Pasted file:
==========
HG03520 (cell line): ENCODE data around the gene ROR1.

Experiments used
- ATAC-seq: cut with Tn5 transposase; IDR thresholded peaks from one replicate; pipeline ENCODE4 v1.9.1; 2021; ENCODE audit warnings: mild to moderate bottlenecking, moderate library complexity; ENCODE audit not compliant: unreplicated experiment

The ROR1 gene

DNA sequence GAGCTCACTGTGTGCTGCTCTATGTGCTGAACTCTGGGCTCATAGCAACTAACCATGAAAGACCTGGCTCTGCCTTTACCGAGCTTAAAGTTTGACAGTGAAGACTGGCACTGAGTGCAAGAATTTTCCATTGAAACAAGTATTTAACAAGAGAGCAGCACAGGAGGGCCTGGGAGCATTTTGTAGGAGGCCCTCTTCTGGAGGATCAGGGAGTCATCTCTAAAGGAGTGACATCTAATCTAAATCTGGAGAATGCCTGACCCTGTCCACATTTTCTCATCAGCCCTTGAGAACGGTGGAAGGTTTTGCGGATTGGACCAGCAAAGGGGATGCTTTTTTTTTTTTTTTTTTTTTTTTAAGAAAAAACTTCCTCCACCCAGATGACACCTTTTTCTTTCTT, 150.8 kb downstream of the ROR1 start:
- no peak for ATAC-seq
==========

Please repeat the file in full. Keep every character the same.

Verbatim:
HG03520 (cell line): ENCODE data around the gene ROR1.

Experiments used
- ATAC-seq: cut with Tn5 transposase; IDR thresholded peaks from one replicate; pipeline ENCODE4 v1.9.1; 2021; ENCODE audit warnings: mild to moderate bottlenecking, moderate library complexity; ENCODE audit not compliant: unreplicated experiment

The ROR1 gene

DNA sequence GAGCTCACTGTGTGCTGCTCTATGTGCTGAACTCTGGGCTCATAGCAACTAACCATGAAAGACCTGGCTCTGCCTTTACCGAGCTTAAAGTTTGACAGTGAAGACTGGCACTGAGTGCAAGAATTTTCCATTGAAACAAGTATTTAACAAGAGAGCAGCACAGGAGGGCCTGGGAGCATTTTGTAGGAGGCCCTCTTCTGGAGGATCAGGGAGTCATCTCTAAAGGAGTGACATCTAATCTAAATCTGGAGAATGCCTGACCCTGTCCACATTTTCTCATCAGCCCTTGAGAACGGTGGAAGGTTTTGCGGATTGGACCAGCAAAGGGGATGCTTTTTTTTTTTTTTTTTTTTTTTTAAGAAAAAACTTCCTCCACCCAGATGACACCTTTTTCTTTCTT, 150.8 kb downstream of the ROR1 start:
- no peak for ATAC-seq